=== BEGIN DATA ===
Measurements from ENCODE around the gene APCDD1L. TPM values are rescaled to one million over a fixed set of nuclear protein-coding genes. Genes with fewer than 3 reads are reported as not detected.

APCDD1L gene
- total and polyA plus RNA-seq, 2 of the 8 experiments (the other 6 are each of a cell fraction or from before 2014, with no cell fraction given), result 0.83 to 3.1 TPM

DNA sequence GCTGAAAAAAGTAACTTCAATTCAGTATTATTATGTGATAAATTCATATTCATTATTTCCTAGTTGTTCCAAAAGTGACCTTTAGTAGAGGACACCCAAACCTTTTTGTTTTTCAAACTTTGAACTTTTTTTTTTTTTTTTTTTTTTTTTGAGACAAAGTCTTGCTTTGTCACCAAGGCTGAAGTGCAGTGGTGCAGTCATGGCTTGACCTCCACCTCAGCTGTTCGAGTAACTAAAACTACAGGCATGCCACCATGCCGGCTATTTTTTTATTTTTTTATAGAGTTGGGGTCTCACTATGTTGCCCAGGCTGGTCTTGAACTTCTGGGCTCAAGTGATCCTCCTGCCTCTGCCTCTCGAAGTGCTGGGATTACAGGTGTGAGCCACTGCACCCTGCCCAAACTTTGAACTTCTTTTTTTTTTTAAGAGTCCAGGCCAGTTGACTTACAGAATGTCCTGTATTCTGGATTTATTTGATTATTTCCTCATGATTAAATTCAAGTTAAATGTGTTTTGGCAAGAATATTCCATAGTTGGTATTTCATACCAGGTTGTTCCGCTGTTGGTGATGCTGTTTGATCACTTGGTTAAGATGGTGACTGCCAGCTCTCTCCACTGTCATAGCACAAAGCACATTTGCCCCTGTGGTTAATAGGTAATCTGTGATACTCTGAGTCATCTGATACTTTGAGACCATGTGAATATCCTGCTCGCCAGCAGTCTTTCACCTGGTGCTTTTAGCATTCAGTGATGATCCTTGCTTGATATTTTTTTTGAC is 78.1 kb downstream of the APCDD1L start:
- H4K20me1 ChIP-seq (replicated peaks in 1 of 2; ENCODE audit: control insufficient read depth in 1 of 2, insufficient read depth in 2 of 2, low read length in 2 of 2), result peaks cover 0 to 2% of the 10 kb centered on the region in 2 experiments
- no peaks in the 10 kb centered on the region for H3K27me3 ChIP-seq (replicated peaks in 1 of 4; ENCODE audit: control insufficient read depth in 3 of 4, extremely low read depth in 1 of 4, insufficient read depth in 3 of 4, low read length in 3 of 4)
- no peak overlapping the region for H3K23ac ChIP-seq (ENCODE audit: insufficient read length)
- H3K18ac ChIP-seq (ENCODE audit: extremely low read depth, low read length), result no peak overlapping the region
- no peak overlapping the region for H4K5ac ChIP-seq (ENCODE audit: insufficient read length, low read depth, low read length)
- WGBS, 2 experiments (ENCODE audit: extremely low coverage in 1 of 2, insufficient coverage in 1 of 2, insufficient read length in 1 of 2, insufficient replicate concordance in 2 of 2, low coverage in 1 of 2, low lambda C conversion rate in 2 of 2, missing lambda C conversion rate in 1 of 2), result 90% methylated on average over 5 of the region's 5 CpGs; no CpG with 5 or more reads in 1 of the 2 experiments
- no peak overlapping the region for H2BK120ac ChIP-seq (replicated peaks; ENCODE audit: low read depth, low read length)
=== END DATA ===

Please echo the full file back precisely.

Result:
Measurements from ENCODE around the gene APCDD1L. TPM values are rescaled to one million over a fixed set of nuclear protein-coding genes. Genes with fewer than 3 reads are reported as not detected.

APCDD1L gene
- total and polyA plus RNA-seq, 2 of the 8 experiments (the other 6 are each of a cell fraction or from before 2014, with no cell fraction given), result 0.83 to 3.1 TPM

DNA sequence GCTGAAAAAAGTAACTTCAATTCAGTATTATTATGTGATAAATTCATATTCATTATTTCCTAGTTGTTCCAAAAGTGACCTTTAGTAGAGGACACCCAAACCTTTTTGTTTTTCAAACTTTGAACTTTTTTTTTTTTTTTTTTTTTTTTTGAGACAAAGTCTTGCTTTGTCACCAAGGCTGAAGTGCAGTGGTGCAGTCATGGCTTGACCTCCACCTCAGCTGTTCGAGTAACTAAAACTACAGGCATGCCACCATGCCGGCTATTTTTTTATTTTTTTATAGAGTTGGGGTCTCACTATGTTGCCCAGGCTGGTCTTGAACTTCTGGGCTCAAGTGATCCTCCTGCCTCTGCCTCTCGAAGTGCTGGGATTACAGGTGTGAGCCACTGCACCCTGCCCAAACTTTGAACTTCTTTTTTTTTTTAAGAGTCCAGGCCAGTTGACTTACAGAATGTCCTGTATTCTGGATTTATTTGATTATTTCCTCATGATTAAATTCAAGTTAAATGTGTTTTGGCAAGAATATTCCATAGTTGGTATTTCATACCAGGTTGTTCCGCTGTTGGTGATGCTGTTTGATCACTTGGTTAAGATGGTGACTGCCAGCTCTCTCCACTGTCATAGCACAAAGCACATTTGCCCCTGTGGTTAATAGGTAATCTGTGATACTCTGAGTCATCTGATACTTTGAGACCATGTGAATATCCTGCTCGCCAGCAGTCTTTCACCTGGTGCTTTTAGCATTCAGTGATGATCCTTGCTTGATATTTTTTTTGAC is 78.1 kb downstream of the APCDD1L start:
- H4K20me1 ChIP-seq (replicated peaks in 1 of 2; ENCODE audit: control insufficient read depth in 1 of 2, insufficient read depth in 2 of 2, low read length in 2 of 2), result peaks cover 0 to 2% of the 10 kb centered on the region in 2 experiments
- no peaks in the 10 kb centered on the region for H3K27me3 ChIP-seq (replicated peaks in 1 of 4; ENCODE audit: control insufficient read depth in 3 of 4, extremely low read depth in 1 of 4, insufficient read depth in 3 of 4, low read length in 3 of 4)
- no peak overlapping the region for H3K23ac ChIP-seq (ENCODE audit: insufficient read length)
- H3K18ac ChIP-seq (ENCODE audit: extremely low read depth, low read length), result no peak overlapping the region
- no peak overlapping the region for H4K5ac ChIP-seq (ENCODE audit: insufficient read length, low read depth, low read length)
- WGBS, 2 experiments (ENCODE audit: extremely low coverage in 1 of 2, insufficient coverage in 1 of 2, insufficient read length in 1 of 2, insufficient replicate concordance in 2 of 2, low coverage in 1 of 2, low lambda C conversion rate in 2 of 2, missing lambda C conversion rate in 1 of 2), result 90% methylated on average over 5 of the region's 5 CpGs; no CpG with 5 or more reads in 1 of the 2 experiments
- no peak overlapping the region for H2BK120ac ChIP-seq (replicated peaks; ENCODE audit: low read depth, low read length)